When You Die You Have 7 Minutes of Brain Activity Left, Which Is Your Brain Playing Back Memories In A Dream Sequence

“My life flashed before my eyes” is a common expression used to describe the widely reported phenomenon of the life review, an event in which a person experiences a rapid and greatly detailed flashback of their life in chronological order. A life review is almost always triggered by a near-death experience, although at which stage during the experience the phenomenon occurs differs with each individual.  Many are extremely affected by their near-death experiences as they often offer a new perspective on life; but as romantic and sentimental the thought, is there any actual authenticity to the rumour of the life review?

The cause of near-death experiences is unknown and opinions differ from person to person. Some have a more spiritualistic view and believe that the life review occurs when a person’s soul leaves their physical body and goes on to the afterlife. Scientists and psychologists, however, have searched for a more logical explanation, although even their ideas vary.

Many scientists believe that the life review is actually a hallucination caused by the process of the dying brain shutting down. Some think that the life review could be caused by euphoric endorphins being released or electrical discharges in the hippocampus (the brain area involved with memory); others say this brain activity is due to the brain being deprived of oxygen or glucose. One opinion is that the experience of seeing your life flash before your eyes might be caused by the stress hormone noradrenaline, which is released by the region of the brain that’s connected to the regions involved in mediating memory and emotion (such as the amygdala and hypothalamus).However, so far, science has yet to discover an irrefutable explanation.

It is true that the brain is capable of activity for some time after we die, as found by University of Michigan researchers. They performed a study into the after-effects of cardiac arrest on rats (due to the fact that approximately 20% of cardiac arrest survivors report experiences of some form of life review) and discovered high levels of activity. Many of the known electrical signatures of consciousness exceeded the levels found in the waking state, which supports the theory of the life review as it suggests that the brain is capable of organized activity during a near-death experience. However, this study was performed only on animals so as well as being unethical, it also can’t be definitively applied to human beings.

A 2010 study that looked at concentration of CO2 in the blood shortly after cardiac arrest offers another explanation into life reviews. Many studies have linked high levels of CO2 in the bloodstream with hallucinations and in this study, published in the journal Clinical Care, 11 patients who reported experiencing near-death experiences tended to have significantly higher levels of CO2 in their bloodstreams. But again, this study’s findings cannot be taken as fact as not every patient in the study who had high CO2 levels experienced a life review.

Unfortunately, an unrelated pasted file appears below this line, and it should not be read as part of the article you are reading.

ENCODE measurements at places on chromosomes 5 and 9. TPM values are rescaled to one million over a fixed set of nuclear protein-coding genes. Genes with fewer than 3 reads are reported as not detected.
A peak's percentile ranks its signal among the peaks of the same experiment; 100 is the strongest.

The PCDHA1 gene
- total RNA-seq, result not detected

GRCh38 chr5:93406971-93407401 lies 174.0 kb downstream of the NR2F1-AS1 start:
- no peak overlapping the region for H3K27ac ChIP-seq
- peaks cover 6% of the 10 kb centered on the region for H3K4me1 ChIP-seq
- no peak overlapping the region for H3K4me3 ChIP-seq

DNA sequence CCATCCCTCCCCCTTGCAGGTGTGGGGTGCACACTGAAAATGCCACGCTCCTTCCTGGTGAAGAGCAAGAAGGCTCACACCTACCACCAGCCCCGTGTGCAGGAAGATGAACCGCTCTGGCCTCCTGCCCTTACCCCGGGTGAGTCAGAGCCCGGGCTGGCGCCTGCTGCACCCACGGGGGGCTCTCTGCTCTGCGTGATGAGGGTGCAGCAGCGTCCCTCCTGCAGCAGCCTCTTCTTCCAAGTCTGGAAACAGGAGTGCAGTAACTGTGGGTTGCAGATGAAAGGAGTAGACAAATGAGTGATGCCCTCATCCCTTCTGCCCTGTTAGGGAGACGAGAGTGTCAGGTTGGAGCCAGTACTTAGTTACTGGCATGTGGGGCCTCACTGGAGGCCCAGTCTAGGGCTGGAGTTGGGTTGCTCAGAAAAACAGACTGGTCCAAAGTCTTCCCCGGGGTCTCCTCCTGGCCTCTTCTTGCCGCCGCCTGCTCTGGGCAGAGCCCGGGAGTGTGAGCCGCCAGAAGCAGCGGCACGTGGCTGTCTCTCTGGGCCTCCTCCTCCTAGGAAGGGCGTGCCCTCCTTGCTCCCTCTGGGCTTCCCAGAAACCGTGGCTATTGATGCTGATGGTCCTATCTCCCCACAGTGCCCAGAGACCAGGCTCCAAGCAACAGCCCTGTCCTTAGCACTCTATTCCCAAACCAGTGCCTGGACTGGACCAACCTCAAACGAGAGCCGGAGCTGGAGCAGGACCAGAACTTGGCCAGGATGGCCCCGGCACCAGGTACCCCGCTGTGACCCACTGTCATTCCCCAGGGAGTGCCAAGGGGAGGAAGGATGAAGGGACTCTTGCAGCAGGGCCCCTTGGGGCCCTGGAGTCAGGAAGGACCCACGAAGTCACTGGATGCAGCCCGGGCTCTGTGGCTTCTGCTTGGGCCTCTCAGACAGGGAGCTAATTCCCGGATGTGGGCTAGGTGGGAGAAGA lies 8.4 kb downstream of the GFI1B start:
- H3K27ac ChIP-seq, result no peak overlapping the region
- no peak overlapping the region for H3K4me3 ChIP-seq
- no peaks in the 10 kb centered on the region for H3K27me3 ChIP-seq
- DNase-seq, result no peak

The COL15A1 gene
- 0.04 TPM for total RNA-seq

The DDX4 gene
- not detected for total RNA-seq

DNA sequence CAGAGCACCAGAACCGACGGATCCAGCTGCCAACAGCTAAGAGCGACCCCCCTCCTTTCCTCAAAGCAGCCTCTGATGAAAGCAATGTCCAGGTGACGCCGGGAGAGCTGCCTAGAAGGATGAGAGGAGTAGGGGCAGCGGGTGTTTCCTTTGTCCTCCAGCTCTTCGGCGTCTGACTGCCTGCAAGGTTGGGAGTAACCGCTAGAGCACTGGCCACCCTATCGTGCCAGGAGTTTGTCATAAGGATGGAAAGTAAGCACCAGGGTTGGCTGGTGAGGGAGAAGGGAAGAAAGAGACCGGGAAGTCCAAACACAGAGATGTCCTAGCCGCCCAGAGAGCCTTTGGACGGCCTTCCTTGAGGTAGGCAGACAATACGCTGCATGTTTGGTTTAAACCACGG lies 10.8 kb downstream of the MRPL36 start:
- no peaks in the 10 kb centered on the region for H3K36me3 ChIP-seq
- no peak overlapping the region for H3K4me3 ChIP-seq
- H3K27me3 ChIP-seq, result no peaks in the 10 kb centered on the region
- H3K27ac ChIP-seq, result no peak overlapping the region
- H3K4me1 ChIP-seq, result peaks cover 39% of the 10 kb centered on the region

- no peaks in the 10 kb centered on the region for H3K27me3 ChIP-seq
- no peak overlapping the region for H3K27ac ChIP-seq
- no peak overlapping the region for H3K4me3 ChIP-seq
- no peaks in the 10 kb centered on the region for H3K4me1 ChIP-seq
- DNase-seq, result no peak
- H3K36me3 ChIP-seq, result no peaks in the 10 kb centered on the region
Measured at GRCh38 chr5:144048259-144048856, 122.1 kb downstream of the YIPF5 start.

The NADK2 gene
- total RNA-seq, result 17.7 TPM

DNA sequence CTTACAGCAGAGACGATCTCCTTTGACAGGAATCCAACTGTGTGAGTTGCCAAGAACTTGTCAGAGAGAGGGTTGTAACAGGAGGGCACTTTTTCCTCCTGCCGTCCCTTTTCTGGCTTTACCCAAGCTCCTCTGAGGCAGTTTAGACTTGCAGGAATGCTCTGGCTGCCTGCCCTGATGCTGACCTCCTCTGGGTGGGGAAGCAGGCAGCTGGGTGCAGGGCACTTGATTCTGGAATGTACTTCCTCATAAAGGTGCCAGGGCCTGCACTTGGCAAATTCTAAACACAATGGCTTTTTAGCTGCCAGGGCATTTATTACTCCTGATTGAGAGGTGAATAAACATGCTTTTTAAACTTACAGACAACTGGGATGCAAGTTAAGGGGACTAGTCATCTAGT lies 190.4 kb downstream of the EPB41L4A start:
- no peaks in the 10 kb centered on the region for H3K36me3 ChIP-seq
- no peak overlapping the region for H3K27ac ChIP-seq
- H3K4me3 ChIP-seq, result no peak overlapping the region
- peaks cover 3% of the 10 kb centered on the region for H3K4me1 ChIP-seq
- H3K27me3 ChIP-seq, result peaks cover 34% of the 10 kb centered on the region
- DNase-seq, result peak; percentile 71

So instead near-death experiences could be caused by a person’s mind, and not the physiological processes they go through in death. Deeply religious people are more likely to report life reviews when dying, especially compared to those who were afraid of dying. This shows that the life review may be all psychological and based on your attitudes to death at the time, but what do you think?

Are you on the side of biology or psychology? Have you ever had a near-death experience and, if so, what’s your personal view on them?



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  1. So what your saying is, everybody has the exact same hallucination at death? I think your trying hard to come up with a logical explanation but let’s be honest you don’t know and will never know until it happens to you. I believe your soul survives and moves on to another place/ dimension.

    1. I would really like to know. Some reassurance would be great. It’s hard to rely on faith when your heart cries out for something real. I’ve never seen or heard from any loved ones who’ve passed. No one has ever returned from the dead or reached out to say ” I am still here”

    2. Nope, everybody doesn’t have the same hallucination. Each person has a ‘dream’ of their life, sort of like a time-lapse. It’s sort of like a memory of your whole life being played in front of you. So each person’s life is different, meaning each hallucination is different too. But honestly, it’s technically NOT a hallucination, because it’s actually there but just not to everybody else because they aren’t the one dying.